I believe, the term “Depression” has come to be used very casually and generically. What used to be earlier just “mood swings”, “boredom”, “Feeling low” and “off feelings” have now all blown up to become “Depression”.
The effect? While on one hand the normal people have started believing themselves to be suffering from a “Psychological ailment”, on the other hand many people with serious pathological “Depression” are being taken very lightly and not been provided adequate social support and treatment facilities. Either ways the effect is one of concern.
WHO says, “Depression can be long- lasting or recurrent, substantially impairing an individual’s ability to function at work or school or cope with daily life. At its most severe, depression can lead to suicide”.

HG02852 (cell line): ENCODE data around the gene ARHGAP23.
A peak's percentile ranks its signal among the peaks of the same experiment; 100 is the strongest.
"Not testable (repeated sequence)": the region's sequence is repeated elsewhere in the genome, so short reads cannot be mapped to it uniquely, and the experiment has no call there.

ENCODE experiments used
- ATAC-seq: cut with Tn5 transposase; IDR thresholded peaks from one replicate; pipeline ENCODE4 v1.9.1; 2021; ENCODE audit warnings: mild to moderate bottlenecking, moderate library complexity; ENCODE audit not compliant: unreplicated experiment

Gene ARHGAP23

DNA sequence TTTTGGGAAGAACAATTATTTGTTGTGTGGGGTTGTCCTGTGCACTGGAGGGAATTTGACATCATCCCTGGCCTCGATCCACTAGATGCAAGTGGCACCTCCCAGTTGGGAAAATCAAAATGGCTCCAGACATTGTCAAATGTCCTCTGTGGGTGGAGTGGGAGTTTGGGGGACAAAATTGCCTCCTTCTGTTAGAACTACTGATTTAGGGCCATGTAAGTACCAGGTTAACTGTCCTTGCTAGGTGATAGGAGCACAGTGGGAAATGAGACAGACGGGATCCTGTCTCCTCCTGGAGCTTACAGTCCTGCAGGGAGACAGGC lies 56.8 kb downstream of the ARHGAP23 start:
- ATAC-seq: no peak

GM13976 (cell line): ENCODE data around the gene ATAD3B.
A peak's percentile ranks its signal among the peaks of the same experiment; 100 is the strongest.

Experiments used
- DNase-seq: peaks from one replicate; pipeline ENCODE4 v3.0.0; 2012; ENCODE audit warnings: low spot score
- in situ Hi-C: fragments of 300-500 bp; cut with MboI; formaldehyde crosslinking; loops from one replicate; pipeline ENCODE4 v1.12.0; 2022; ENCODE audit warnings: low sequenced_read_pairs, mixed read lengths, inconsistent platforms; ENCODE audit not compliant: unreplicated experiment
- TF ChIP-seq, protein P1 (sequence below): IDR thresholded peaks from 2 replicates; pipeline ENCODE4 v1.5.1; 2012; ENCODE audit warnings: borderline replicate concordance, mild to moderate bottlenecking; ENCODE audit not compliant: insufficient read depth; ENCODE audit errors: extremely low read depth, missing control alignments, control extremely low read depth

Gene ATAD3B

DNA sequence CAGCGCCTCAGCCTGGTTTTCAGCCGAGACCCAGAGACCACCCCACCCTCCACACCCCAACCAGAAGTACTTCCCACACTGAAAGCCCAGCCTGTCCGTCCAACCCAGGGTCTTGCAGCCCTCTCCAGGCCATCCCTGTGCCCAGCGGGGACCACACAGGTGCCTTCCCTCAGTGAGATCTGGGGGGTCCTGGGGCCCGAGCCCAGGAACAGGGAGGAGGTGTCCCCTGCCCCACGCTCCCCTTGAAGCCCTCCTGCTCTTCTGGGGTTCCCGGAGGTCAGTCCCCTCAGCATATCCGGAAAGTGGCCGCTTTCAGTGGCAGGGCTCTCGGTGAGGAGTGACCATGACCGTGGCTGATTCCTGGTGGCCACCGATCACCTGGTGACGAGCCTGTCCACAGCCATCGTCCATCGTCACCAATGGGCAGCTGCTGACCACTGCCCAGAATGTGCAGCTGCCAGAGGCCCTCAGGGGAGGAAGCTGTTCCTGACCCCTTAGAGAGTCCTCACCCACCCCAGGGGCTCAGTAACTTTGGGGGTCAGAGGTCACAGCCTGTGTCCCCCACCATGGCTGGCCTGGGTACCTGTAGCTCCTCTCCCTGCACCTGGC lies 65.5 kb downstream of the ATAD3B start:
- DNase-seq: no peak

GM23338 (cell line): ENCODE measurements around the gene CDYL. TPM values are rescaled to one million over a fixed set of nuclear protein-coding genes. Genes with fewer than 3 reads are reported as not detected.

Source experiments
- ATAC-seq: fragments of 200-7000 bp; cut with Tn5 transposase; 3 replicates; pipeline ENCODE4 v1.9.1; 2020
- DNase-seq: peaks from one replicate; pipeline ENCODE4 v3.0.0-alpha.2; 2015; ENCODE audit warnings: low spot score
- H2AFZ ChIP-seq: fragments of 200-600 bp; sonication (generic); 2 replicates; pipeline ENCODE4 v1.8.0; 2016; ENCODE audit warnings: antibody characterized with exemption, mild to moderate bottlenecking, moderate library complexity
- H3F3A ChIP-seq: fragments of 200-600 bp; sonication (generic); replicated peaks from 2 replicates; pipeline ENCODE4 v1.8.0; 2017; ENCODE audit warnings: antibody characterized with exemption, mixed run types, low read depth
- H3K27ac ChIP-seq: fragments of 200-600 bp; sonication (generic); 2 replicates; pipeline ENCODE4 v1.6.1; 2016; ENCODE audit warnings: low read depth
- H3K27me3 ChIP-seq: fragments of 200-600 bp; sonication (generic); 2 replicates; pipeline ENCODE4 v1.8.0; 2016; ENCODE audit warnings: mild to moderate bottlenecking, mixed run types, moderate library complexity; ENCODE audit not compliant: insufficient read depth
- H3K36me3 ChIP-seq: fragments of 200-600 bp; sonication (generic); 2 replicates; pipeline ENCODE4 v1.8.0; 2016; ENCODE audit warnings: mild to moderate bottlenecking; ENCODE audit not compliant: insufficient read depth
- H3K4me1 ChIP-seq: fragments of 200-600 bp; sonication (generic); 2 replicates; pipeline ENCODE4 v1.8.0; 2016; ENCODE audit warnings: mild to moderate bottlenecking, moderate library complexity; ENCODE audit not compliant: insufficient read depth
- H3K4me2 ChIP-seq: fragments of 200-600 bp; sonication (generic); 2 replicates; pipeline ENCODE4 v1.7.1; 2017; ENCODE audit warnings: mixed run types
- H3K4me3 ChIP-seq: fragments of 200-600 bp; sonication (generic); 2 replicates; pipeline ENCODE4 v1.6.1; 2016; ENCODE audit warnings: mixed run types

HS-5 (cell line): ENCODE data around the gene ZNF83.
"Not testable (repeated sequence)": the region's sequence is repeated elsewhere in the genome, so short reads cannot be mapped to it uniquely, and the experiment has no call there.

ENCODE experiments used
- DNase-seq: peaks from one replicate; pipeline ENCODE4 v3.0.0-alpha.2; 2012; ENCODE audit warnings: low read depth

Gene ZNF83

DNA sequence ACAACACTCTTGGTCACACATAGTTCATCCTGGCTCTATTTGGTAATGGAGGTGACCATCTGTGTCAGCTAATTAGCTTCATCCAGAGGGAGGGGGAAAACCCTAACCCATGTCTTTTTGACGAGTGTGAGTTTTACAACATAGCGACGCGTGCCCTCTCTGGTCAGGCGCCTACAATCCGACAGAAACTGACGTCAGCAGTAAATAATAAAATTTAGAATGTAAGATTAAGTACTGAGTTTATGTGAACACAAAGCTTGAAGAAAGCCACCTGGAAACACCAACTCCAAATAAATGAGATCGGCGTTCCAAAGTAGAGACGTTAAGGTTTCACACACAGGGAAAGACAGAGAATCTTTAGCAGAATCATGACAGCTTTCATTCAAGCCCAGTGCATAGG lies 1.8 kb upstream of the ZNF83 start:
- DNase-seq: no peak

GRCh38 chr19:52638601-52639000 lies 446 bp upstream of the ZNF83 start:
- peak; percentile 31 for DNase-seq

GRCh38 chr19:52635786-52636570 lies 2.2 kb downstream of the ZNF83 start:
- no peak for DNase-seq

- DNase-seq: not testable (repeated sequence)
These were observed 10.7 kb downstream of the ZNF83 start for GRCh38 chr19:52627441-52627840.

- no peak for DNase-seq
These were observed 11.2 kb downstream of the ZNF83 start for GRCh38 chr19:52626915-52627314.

Understanding DEPRESSION in its real sense puts a moral responsibility on us – NOT TO USE THE WORD CASUALLY FOR EVERY FEELING OF SADNESS, GUILT, LOSS, FRUSTRATION, IRRITABILITY ETC. in us or in our near and dear ones.
Here is what American Psychiatric Association says to us (http://www.psychiatry.org/depression): The death of a loved one, loss of a job, or the ending of a relationship are difficult experiences for a person to endure. It is normal for feelings of sadness or grief to develop in response to such stressful situations. BUT SADNESS and DEPRESSION are NOT THE SAME. While feelings of sadness will lessen with time, the disorder of depression can continue for months, even years.
It further states:
Depression is a serious medical illness that negatively affects how you feel, the way you think and how you act. Depression has a variety of symptoms, but the most common are a deep feeling of sadness or a marked loss of interest or pleasure in activities. Other symptoms include:
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